This is all about money! Methods of reusing and processing dredge material exist and some have been implemented quite successfully. Projects such as the Pennsylvania coalmines remediation should be applauded and encouraged. But these methods cost far more than just dumping contaminated muck into the nearest borrow pit. The desirability of the borrow pits can be summed up in one word: CHEAP.

FACT: Type F material contains toxins such as PCBs, dioxin (Agent Orange), lead, mercury, petroleum products and others.

These toxins have been associated with reproductive abnormalities, neurological problems and elevated cancer risks. These substances can bioaccumulate in marine organisms such as the liver of lobsters and crabs and in invertebrates such as worms and clams, which are then consumed by the fish we eat. Toxins accumulate in the marine food chain and ultimately in the people who consume contaminated fish and shellfish. For example, bioaccumulation of PCBs in Striped Bass is well documented.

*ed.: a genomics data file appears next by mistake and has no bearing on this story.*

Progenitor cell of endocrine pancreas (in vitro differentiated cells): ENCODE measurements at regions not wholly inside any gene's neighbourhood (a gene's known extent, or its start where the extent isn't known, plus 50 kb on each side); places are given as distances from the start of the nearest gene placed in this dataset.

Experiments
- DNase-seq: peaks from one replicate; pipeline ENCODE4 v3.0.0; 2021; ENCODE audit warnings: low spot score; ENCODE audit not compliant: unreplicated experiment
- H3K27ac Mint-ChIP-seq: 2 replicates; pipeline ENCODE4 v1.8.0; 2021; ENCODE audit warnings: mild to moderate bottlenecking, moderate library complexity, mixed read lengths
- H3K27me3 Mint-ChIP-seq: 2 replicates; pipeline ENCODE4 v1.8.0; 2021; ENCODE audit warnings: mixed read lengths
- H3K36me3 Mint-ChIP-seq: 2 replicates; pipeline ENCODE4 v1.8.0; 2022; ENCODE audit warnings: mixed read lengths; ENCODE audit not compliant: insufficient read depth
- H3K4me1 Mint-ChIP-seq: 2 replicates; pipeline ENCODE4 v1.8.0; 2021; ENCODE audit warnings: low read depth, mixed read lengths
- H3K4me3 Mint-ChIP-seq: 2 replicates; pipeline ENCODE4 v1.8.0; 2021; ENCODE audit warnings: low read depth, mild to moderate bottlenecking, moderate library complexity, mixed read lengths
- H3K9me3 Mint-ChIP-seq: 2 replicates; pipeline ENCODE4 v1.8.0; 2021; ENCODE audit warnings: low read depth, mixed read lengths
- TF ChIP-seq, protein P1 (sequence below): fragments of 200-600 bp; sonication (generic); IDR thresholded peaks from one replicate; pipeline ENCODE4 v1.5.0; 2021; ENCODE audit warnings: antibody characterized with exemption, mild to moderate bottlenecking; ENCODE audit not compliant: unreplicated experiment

FACT: The majority of material that will be dredged from the Harbor is contaminated.

Take a look at the ACOE’s own documents ….Dredged Material Management Plan for the Port of New York and New Jersey, September 1999, Page 4…. “…overall annual maintenance volume calculated from 2000 through 2040, is currently estimated at 2.3 million cubic yards (MCY) of HARS unsuitable material and 1.4 MCY of HARS suitable material. (Note that the long term average annual maintenance volume for HARS unsuitable material is somewhat higher (2.7MCY) due to increased sedimentation in deeper channels.)”